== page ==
AABP: Share some interesting innovations at book fairs.

David: There has been little innovations in the last year and a half, other than the transformation to virtual events. I would hope that measures to embrace sidelined communities—LGBTX, the visually and hearing impaired, offer an opportunity to enlarge audiences. Innovation is always about increasing readership and, therefore, increasing the purchase of books, and hopefully the liberalization of culture and thinking to include people that have been excluded from the marketplace.

AABP: What message would you like to give to exhibitors to continue their participation at book fairs – whether online or offline?

David: I personally don’t think there is a way for exhibitors to monetize their participation in online events. I would like to encourage them to begin participating in in-person book fairs as soon as it is feasible—this means calculating the expense of exhibiting and matching that with the possibility of making a small profit. Naturally, they should only participate if the health risks are reduced. For the moment, I think that Frankfurt, Guadalajara, Sharjah and Shanghai’s Children’s Fair are relevant international fairs that should be explored.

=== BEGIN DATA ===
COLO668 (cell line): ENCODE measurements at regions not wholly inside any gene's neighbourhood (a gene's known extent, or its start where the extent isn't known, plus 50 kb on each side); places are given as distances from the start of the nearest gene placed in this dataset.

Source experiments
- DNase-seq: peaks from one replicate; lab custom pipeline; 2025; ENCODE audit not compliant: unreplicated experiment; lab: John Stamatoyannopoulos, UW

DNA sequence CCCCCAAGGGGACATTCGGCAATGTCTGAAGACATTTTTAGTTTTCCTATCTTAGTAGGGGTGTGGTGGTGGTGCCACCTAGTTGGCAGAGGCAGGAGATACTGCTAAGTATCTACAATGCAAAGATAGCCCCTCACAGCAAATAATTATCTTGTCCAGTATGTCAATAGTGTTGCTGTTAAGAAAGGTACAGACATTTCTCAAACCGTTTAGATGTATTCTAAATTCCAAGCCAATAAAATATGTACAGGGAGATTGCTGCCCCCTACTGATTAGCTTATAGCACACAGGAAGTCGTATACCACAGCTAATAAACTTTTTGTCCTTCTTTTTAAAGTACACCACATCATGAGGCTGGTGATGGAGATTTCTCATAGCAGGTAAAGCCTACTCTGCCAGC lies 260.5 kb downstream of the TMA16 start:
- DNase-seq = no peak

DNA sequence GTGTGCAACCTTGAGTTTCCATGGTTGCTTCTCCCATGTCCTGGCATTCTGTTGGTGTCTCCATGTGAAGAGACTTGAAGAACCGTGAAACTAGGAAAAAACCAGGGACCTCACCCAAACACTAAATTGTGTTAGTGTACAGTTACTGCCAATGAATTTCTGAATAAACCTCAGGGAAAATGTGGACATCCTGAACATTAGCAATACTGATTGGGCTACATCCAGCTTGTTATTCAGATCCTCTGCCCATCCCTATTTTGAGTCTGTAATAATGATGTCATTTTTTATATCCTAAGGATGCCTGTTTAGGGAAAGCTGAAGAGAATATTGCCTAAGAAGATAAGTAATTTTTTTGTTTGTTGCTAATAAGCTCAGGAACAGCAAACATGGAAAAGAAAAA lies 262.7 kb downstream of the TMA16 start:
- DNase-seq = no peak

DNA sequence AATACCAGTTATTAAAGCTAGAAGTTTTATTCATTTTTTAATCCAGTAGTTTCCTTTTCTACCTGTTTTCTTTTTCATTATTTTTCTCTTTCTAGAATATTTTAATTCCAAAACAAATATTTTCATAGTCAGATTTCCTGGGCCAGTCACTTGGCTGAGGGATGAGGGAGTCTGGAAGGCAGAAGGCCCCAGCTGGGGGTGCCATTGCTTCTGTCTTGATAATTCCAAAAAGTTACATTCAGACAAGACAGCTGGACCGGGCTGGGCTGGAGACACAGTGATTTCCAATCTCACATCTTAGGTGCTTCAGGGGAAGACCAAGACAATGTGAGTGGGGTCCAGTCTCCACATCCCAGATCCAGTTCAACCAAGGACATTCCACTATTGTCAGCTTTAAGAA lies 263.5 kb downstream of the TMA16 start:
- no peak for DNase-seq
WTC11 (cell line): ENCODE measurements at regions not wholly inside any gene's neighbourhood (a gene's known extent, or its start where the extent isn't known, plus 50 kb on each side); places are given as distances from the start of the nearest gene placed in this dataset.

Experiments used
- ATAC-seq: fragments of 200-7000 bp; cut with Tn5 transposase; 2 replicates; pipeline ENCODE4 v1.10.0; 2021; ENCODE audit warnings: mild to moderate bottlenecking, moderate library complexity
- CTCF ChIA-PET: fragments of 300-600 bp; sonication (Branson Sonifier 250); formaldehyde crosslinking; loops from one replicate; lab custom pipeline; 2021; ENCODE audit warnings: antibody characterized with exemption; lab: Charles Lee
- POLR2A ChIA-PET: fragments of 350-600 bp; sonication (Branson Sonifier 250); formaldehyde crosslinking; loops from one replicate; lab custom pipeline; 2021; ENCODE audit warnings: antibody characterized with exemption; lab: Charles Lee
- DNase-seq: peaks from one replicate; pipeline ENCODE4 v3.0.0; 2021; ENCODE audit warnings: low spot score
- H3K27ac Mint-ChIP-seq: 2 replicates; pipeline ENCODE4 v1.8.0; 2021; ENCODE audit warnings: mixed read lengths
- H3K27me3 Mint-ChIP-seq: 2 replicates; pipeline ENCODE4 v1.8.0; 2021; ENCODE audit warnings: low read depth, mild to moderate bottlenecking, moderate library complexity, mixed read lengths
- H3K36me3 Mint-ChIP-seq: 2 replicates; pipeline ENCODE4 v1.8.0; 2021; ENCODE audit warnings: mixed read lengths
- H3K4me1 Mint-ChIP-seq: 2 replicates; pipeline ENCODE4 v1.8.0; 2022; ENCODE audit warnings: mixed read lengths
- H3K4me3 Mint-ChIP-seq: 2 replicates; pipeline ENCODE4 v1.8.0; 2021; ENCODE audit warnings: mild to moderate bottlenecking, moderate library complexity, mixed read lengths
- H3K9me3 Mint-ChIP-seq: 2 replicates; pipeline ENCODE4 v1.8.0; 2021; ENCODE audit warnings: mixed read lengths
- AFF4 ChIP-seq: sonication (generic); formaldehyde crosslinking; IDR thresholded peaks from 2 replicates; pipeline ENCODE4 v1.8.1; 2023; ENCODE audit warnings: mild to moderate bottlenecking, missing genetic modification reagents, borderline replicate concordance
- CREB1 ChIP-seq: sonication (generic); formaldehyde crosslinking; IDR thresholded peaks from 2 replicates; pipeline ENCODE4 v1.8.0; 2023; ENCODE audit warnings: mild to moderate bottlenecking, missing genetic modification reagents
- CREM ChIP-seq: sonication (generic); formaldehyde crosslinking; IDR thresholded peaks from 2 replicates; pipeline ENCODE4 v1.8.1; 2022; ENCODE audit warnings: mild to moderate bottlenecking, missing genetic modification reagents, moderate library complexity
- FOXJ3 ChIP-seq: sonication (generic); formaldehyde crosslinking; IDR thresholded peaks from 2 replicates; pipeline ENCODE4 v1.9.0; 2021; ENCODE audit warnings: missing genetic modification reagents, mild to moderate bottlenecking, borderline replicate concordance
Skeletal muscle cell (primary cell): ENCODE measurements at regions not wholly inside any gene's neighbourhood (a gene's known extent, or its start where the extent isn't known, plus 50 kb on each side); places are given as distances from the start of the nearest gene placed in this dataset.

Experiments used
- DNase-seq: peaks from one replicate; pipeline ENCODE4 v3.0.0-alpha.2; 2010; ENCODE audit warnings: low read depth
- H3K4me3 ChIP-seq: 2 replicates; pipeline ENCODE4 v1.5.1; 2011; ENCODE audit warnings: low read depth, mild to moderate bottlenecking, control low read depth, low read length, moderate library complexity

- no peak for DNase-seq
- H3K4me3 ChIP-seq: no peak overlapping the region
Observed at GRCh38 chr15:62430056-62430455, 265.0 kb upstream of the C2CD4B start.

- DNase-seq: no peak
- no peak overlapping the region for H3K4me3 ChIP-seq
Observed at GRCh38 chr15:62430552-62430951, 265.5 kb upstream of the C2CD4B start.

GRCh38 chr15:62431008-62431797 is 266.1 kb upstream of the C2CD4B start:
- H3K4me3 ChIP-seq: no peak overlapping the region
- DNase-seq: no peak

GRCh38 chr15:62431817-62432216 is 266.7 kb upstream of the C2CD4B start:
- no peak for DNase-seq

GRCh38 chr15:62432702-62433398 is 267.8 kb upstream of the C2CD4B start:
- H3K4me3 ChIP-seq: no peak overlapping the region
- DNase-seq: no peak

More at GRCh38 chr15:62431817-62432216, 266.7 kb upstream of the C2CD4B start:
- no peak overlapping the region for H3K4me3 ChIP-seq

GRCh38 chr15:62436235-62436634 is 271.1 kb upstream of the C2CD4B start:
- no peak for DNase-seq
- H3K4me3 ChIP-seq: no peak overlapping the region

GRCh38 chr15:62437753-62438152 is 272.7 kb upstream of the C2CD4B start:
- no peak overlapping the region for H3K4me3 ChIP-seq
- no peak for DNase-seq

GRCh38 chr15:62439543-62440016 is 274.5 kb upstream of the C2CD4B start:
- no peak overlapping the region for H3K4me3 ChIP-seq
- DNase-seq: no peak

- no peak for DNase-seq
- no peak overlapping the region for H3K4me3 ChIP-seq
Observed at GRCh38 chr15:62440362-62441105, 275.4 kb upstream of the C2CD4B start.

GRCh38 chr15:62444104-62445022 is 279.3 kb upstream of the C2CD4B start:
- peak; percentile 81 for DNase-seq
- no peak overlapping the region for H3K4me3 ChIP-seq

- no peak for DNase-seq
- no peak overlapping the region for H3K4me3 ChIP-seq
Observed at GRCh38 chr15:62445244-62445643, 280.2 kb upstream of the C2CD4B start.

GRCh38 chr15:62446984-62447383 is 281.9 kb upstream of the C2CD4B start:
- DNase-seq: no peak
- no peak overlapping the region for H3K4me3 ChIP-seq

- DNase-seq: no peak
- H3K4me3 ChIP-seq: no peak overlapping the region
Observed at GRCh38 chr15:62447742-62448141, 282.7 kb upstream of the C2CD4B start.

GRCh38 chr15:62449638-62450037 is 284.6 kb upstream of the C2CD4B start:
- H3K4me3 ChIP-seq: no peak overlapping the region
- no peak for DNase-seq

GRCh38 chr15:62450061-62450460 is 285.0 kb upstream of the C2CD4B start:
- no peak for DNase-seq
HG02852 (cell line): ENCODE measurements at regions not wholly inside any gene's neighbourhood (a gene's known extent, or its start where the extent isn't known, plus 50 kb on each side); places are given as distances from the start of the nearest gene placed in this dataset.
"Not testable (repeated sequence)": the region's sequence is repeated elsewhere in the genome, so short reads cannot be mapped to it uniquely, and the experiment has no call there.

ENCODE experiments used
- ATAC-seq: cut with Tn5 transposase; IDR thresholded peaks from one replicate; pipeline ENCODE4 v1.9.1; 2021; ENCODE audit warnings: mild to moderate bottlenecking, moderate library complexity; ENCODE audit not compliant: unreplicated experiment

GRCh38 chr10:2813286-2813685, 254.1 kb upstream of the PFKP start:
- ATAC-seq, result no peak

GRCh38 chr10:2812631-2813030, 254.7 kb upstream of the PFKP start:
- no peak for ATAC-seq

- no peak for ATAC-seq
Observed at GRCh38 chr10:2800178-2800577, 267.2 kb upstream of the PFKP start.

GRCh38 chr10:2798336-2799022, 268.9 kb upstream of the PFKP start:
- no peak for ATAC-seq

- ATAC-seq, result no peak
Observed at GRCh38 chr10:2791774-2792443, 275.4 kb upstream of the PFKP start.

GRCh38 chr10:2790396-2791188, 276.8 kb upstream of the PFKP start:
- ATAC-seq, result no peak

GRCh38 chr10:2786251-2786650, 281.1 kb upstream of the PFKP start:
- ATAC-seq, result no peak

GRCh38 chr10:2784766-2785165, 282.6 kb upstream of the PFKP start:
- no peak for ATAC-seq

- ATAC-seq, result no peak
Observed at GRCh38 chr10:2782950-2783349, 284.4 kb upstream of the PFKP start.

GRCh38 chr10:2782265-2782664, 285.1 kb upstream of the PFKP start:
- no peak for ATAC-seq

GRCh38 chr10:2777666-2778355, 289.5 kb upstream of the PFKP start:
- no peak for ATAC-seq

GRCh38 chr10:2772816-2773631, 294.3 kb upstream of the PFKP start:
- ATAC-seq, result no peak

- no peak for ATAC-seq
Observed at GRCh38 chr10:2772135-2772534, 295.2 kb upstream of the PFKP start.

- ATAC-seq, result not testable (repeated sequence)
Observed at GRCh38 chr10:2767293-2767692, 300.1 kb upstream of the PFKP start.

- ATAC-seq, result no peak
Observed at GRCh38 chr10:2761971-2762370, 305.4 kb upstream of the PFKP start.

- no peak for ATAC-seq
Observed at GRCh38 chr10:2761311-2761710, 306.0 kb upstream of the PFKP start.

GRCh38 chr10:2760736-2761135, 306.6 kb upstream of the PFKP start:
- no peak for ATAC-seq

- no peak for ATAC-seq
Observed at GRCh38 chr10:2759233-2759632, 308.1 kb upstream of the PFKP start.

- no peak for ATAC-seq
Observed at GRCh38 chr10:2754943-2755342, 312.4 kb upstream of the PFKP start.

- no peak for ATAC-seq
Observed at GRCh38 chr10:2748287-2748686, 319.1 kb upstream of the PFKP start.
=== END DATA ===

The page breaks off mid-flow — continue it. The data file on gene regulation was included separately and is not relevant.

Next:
Guatemalan-born David Unger received his country’s 2014 Miguel Angel Asturias National Literature Prize for lifetime achievement though he writes exclusively in English and lives in the U.S. The Mastermind, (Akashic Books, 2016), his latest novel, has been translated into eight languages including Spanish, Arabic, Italian and Polish. Unger has been a featured writer in book festivals in San Juan, Miami, Los Angeles, Guatemala City, Istanbul, Santo Domingo, Managua, Panama, Warsaw and Krakow, Bogotá, Lima, Prague, Buenos Aires, La Paz, Oaxaca and Guadalajara. He directs CCNY’s Publishing Certificate Program and teaches Translation in the MFA Program. He is the U.S. rep of the Guadalajara International Book Fair. In 2022, Penguin Classics will publish his re-translation of Guatemalan Literature Nobelist Miguel Angel Asturias’ Mr. President, with an introduction by Mario Vargas Llosa. He is presently translating Chilean Carlos Franz’s If You Saw Yourself With My Eyes on speculation.